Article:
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Uncle Vanya

The Maly Drama Theatre's production of Chekhov's classic drama is always illuminating and sometimes revelatory.

Sergey Kuryshev and Ksenya Rappoport
in Uncle Vanya
(© Viktor Vassiliev)
The Maly Drama Theatre of St. Petersburg is providing an illuminating, and sometimes even revelatory, staging of Anton Chekhov's Uncle Vanya, now in a brief run at BAM's Harvey Theatre. Director Lev Dodin uncovers not only what theatergoers have always known is inherent in the classic play -- a warm, yet sometimes bittersweet humor that's mixed with a keenly felt sadness -- but also some tantalizing new insights into characters that have become exceedingly familiar to seasoned theatergoers.

Perhaps the most intriguing aspect of the production is Sergey Kuryshev's robust, and rarely melancholy, take on the title character, a man who has spent his life running the farm which was his late sister's dowry and which now provides the chief source of income to his brother-in-law, an erudite and pompous professor (played with uncommon regality by Igor Ivanov).

Vanya drinks excessively throughout the play -- and often mentions how unusual this is -- but one senses that this might be a lie that the man tells himself and that he is a long-term alcoholic. This impression is first felt early on when his mother (a luminous and uniquely strong-willed performance from Tatyana Schuko) comments that he might have done something with his life. Here, one senses the weariness that she feels with his seemingly perpetual boyishness and aimlessness. Along with Kuryshev's hearty, almost overgrown teddy bear-like turn, this interpretation recasts a central figure in classic drama.

The professor, along with Elena (Ksenya Rappoport), his much younger second wife, has retired to the country estate and their presence has thrown the denizens of the estate into chaos. Not only has Vanya become smitten with his brother-in-law's wife; so has Doctor Astrov (Igor Chernevich), who's frequently called to the estate to tend to the professor's myriad maladies. Meanwhile, Astrov remains totally oblivious to the deep love that Vanya' niece Sonia (Elena Kalinina) feels for him.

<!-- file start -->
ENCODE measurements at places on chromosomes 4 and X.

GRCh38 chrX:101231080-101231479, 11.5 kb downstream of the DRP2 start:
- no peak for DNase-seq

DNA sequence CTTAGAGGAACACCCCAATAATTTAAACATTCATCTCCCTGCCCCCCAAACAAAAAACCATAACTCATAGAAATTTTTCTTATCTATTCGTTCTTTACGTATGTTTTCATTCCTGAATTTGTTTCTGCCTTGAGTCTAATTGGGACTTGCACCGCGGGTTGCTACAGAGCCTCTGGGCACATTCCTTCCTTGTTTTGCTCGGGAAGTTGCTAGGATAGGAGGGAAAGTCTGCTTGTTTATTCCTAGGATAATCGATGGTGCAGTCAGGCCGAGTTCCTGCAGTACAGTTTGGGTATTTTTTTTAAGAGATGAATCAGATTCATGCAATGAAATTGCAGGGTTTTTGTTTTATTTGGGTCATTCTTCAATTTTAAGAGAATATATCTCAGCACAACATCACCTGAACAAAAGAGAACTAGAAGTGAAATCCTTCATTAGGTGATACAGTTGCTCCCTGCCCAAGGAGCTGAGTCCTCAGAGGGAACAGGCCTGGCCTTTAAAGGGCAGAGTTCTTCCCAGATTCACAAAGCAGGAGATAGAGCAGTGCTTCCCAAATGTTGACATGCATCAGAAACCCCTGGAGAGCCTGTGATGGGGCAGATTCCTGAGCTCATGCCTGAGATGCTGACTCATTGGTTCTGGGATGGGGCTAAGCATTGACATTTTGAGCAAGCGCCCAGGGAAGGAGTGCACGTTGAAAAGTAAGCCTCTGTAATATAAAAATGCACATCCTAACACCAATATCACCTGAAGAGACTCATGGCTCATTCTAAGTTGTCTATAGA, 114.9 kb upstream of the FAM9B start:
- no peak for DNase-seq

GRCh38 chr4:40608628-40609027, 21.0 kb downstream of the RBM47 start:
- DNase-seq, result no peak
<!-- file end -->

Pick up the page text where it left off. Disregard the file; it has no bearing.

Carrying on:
Rappoport opts to deliver a full-bodied, somewhat wizened turn that's filled with surprising humor, and often, the show's biggest laughs come from her unexpected line-deliveries (even in the supertitled Russian) and behavior. Similarly, Kalinina eschews sweetness in her portrayal of the generally idealized and angelic Sonia, and instead, crafts a woman of intensity and shrewd self-awareness. Chernevich cuts a dashing figure as Astrov and brings a passion to the role, both of which belie the theoretical debilitation he suffers from his own excessive drinking.

Dodin's production is filled with carefully thought-out details. When Sonia and Elena bond late at night while sharing a glass of wine, the latter woman continues to drink despite the fact that she finds the drink appallingly distasteful. The comedy in this sequence, and Elena's progressive tipsiness, leads to an astonishingly touching moment between the two women as their long-simmering animosity disappears into the ether.

The action unfolds within the confines of David Borovsky's abstracted environment: a trio of hay stacks, along with an illuminated clock which cunningly signals the creeping of time for the characters, hover above the action. The design, lit masterfully by Igor Tupikin and Ekaterina Dorofeeva, makes the claustrophobia the characters complain about palpable, and puts the performers' carefully observed work into gorgeous relief.


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